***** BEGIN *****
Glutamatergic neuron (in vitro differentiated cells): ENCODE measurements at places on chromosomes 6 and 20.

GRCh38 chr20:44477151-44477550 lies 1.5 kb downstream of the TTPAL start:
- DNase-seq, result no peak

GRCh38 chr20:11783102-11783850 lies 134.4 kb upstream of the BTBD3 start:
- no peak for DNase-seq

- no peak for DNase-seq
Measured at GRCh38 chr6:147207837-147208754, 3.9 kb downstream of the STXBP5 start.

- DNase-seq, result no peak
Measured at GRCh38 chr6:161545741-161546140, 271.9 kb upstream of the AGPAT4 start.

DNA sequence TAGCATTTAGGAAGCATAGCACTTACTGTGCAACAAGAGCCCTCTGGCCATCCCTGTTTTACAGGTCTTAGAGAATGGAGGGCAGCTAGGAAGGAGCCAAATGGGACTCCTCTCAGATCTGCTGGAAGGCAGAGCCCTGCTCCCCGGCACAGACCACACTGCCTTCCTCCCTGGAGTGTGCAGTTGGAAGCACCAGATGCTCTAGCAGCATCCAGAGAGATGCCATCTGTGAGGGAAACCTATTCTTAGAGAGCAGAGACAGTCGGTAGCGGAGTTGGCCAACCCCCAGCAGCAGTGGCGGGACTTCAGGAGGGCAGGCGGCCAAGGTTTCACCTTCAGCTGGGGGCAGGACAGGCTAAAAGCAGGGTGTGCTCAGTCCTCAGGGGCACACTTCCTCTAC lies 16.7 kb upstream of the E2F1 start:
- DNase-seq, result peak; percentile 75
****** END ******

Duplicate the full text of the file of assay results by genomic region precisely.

Glutamatergic neuron (in vitro differentiated cells): ENCODE measurements at places on chromosomes 6 and 20.

GRCh38 chr20:44477151-44477550 lies 1.5 kb downstream of the TTPAL start:
- DNase-seq, result no peak

GRCh38 chr20:11783102-11783850 lies 134.4 kb upstream of the BTBD3 start:
- no peak for DNase-seq

- no peak for DNase-seq
Measured at GRCh38 chr6:147207837-147208754, 3.9 kb downstream of the STXBP5 start.

- DNase-seq, result no peak
Measured at GRCh38 chr6:161545741-161546140, 271.9 kb upstream of the AGPAT4 start.

DNA sequence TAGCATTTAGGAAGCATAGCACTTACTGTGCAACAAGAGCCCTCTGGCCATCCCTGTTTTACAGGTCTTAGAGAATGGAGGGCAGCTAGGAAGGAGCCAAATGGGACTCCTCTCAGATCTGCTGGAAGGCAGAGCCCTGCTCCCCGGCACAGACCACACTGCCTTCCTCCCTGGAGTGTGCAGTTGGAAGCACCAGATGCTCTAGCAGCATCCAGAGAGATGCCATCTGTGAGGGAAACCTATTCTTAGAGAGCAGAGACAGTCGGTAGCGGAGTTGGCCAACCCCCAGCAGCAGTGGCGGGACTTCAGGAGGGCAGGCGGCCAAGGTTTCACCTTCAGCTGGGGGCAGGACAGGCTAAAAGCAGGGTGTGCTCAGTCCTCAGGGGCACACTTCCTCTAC lies 16.7 kb upstream of the E2F1 start:
- DNase-seq, result peak; percentile 75